GMB urges Clark to block SSE-Npower merger

GMB, the union for energy workers, has called on Greg Clark, the UK’s Secretary of State for Business, Energy and Industrial Strategy, to block the proposed merger of energy companies SSE and Npower.

Perth-based energy giant SSE said last week it agreed to demerge its household energy and services business in Great Britain with Innogy subsidiary Npower Group plc to form a new listed UK company.

The combination, if allowed, would create the UK’s second largest energy supplier with around 11.5 million customer accounts, making the new firm second only to Centrica’s British Gas which has more than 14 million customer accounts.

The GMB is arguing that “turning the big six energy providers into the big five would create a chokehold that is bad for customers, workers and the wider economy.”

A letter from the GMB argues the proposed merger “meets all the criteria for a referral to the Competition and Markets Authority for investigation” but if they do not initiate investigations then the Department for Business, Energy and Industrial Strategy (BEIS) should use its powers under the Enterprise Act 2002 “to block it on the grounds of public interest.”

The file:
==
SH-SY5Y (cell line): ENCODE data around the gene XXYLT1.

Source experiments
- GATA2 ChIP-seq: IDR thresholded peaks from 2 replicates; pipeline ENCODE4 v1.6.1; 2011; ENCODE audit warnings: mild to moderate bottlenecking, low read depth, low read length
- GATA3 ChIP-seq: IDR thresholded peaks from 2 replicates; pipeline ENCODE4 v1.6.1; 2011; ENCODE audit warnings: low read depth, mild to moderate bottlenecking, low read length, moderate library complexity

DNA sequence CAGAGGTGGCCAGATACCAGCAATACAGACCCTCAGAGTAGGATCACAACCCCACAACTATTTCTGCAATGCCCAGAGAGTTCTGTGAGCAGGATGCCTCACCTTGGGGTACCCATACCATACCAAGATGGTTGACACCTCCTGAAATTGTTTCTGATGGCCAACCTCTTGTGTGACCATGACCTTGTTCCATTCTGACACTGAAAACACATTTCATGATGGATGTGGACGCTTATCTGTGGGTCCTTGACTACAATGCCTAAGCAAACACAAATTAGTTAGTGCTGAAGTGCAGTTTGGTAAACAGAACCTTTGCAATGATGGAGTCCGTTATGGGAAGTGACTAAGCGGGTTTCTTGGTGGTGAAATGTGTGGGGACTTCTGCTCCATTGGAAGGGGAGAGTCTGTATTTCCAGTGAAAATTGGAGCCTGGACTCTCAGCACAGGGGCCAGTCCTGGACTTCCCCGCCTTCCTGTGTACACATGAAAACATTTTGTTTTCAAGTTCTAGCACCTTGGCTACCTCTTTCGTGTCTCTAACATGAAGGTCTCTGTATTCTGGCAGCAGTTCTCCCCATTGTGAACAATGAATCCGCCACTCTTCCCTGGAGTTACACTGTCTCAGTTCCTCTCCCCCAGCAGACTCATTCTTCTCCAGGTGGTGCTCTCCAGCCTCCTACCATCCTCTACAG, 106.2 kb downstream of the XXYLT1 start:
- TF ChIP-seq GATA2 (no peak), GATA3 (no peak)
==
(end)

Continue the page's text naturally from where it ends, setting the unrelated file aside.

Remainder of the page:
Justin Bowden, GMB National Secretary for Energy, said: “This is an obviously worrying time for SSE and Npower employees who will be concerned that job cuts will inevitably follow a merger.

“However, any merger should also be a worrying development for the Government.

“Professor Helm, in his Cost of Energy review, found that despite technological advances, and the benefits that market forces were supposed to deliver, ‘prices have gone up, not down, for many customers.’

“The creation of a Big Five will only exacerbate a situation that is already failing consumers and reduce further what little competition currently exists.

“Should the merger be allowed to proceed, then it will lead to the ‘cartelisation’ of a market that will be without competition, effective oversight or strong central direction.

“The Helm report was clear: it is for the Government to set out an energy policy to guarantee an energy supply that is secure, low carbon and the least expensive without repeating some of the ‘spectacularly bad’ decisions of the past; and, all operators in the sector are effectively contractors, and consequently Ministers have a duty towards the sector beyond that owed to other industries that are genuinely outside of the Government’s control and direction.

“We are at a genuine crossroads in terms of the UK’s future direction for its energy strategy and policy for at least a generation to come.

“The merger between SSE and Npower is a test of that duty and until there is a settled energy policy, we risk a private cartel if the merger is given approval.

“GMB urges the Secretary of State to exercise existing powers to prevent yet more needless price hikes that are the penalty for a dysfunctional energy market.”